Sorry to annoy the very busy core devs :) out of the blue
I quite noticed people were
1) wanting to have a new dict for Xmas
2) strongly resenting dict addition.
Even though I am not a good developper, I have come to a definition of
addition that would follow algebraic rules, and not something of a
dutch logic. (it is a jest, not a troll)
I propose the following code to validate my point of view regarding
the dictionnatry addition as a proof of concept :
It follows all my dusty math books regarding addition + it has the
amability to have rules of conservation.
I pretty much see a real advantage in this behaviour in functional
programming (map/reduce). (see the demonstrate.py), and it has a sense
(if dict can be seen has vectors).
I have been told to be a troll, but I am pretty serious.
Since, I coded with luck, no internet, intuition, and a complete
ignorance of the real meaning of the magic methods most of the time,
thus the actual implementation of the addition surely needs a complete
Currently if you work in console and define a function and then
immediately call it - it will fail with SyntaxError.
For example, copy paste this completely valid Python script into console:
There is an issue for that that was just closed by Eric. However, I'd
like to know if there are people here that agree that if you paste a
valid Python script into console - it should work without changes.
What's the python-dev view on this?
-------- Original Message --------
Subject: Anyone still using Python 2.5?
Date: Wed, 21 Dec 2011 07:15:46 +0000
From: Chris Withers <chris(a)simplistix.co.uk>
To: Python List <python-list(a)python.org>,
What's the general consensus on supporting Python 2.5 nowadays?
Do people still have to use this in commercial environments or is
everyone on 2.6+ nowadays?
I'm finally getting some continuous integration set up for my packages
and it's highlighting some 2.5 compatibility issues. I'm wondering
whether to fix those (lots of ugly "from __future__ import
with_statement" everywhere) or just to drop Python 2.5 support.
What do people feel?
Simplistix - Content Management, Batch Processing & Python Consulting
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Working in the DTRACE probes, I think I can simplify the build logic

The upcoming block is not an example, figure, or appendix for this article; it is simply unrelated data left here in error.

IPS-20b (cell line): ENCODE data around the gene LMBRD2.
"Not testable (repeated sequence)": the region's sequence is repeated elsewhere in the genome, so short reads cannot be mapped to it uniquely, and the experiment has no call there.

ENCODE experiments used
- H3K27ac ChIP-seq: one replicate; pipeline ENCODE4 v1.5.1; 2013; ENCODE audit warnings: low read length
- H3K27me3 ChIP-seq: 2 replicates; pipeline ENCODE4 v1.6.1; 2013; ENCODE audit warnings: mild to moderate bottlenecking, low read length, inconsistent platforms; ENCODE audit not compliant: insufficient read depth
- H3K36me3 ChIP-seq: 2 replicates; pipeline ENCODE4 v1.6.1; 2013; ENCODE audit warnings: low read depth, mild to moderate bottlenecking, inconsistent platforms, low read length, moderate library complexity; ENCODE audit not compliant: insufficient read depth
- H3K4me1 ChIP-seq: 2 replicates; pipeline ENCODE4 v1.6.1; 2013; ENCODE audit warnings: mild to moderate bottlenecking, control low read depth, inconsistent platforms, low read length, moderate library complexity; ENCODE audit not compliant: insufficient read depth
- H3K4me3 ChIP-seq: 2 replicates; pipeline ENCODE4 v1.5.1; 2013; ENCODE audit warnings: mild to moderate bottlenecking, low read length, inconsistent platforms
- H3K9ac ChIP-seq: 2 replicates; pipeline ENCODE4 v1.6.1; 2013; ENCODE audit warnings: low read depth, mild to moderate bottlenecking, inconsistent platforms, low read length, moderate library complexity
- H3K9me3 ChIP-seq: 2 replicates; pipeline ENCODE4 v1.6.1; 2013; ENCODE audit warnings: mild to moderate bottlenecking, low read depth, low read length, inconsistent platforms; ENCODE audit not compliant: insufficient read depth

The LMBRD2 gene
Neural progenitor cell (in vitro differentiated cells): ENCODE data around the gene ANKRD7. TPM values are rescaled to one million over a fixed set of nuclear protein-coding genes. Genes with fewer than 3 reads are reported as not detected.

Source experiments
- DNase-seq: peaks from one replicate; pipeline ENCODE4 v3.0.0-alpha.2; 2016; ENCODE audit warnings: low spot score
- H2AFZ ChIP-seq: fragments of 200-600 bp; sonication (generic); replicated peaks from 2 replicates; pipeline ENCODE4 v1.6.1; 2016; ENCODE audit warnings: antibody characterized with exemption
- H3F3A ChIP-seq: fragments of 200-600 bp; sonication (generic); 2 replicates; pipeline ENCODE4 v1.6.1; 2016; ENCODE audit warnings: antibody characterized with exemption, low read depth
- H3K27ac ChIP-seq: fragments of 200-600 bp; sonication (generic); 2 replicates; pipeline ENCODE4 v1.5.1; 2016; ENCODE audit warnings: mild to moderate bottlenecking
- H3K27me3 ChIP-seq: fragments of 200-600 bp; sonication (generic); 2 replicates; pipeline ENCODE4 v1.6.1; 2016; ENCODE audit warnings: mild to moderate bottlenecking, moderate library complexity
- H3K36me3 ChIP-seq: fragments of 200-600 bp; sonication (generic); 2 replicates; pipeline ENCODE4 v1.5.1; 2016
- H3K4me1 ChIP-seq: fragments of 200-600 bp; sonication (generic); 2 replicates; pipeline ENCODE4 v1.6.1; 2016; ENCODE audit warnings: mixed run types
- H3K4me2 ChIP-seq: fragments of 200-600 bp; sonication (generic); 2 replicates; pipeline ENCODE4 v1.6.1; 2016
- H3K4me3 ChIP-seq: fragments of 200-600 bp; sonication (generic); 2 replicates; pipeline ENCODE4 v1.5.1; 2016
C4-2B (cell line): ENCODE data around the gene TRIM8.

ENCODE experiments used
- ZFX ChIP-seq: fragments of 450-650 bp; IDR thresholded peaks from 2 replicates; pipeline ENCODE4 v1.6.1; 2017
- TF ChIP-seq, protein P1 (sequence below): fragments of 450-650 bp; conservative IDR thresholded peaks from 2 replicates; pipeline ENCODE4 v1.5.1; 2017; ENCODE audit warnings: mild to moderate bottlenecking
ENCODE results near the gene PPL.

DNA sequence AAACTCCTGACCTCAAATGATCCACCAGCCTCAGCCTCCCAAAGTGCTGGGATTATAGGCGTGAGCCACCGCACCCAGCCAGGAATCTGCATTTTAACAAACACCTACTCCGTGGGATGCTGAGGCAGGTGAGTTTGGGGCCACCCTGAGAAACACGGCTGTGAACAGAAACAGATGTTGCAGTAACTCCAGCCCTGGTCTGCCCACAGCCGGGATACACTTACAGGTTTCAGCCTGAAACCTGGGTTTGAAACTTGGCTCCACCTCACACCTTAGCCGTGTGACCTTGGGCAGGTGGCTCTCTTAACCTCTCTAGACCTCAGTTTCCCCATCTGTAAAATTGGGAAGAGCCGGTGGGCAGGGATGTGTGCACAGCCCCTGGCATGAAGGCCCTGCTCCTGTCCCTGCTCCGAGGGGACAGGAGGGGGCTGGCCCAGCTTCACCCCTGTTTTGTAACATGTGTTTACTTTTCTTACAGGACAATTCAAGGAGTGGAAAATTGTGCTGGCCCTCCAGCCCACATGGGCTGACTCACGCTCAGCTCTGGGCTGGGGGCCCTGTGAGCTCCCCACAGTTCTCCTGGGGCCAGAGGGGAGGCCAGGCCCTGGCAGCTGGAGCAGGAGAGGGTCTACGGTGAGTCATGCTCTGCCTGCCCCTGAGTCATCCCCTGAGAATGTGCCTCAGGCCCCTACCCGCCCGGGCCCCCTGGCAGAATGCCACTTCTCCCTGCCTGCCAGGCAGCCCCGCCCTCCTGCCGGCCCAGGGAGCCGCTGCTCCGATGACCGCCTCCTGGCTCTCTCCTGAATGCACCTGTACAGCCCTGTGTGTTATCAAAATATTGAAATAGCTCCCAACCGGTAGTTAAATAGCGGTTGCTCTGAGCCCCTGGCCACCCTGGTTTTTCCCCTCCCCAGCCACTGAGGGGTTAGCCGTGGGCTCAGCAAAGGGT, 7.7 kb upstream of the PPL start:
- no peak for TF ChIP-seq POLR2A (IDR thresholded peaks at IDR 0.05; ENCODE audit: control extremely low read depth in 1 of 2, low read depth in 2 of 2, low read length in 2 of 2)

quite a bit using the GNU Makefile conditional execution:
In concrete, I have object files that must be compiled and linked, or
not, according to a "configure" test result.
But currently I think we are not using these features. Maybe because
we don't want to force the use of GMAKE, I don't know.
If this is a policy, I would like to know.
And if somebody has a suggestion to cope with this difficulty...
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I have started HandBrakeCLI using subprocess.popen but the output is multiline and not terminated with \n so i am not able to read it using readline() while the HandBrakeCLI is running. kindly suggest some alternative. i have attached the output in a file.
I have some features I need to add to lib2to3 to make it more useful for
our purposes at work supporting our massive code base in a Python 2 to 3
transition. Which tree should I develop these and check these into?
Can I backport this to 3.2 and 2.7? It counts as a feature addition which
is normally a no-no for backports. But in this case I'm enhancing 2to3
which is a useful tool.
No big deal to me _personally_ if I can't backport from 3.3
(cpython/default) as I'd apply the changes to our copy at work internally
but it seems wise to me for us to keep enhancing and improving 2to3 in a
Python 2.x/3.x release independent manner to make people's conversions
The features I want to commit (all pretty easy additions) are command line
flag / constructor option support for:
1) writing output files to a different directory tree instead of
overwriting the input file.
2) modifying the output filename by altering the suffix (.py -> .py3 for
3) always writing output files even if there were no changes to make
(useful in combination with the above to effectively act as a "copy library
X to this directory converting it to python 3 syntax along the way").
The old http://hg.python.org/2to3/ tree exists but it really looks like an
out of date version.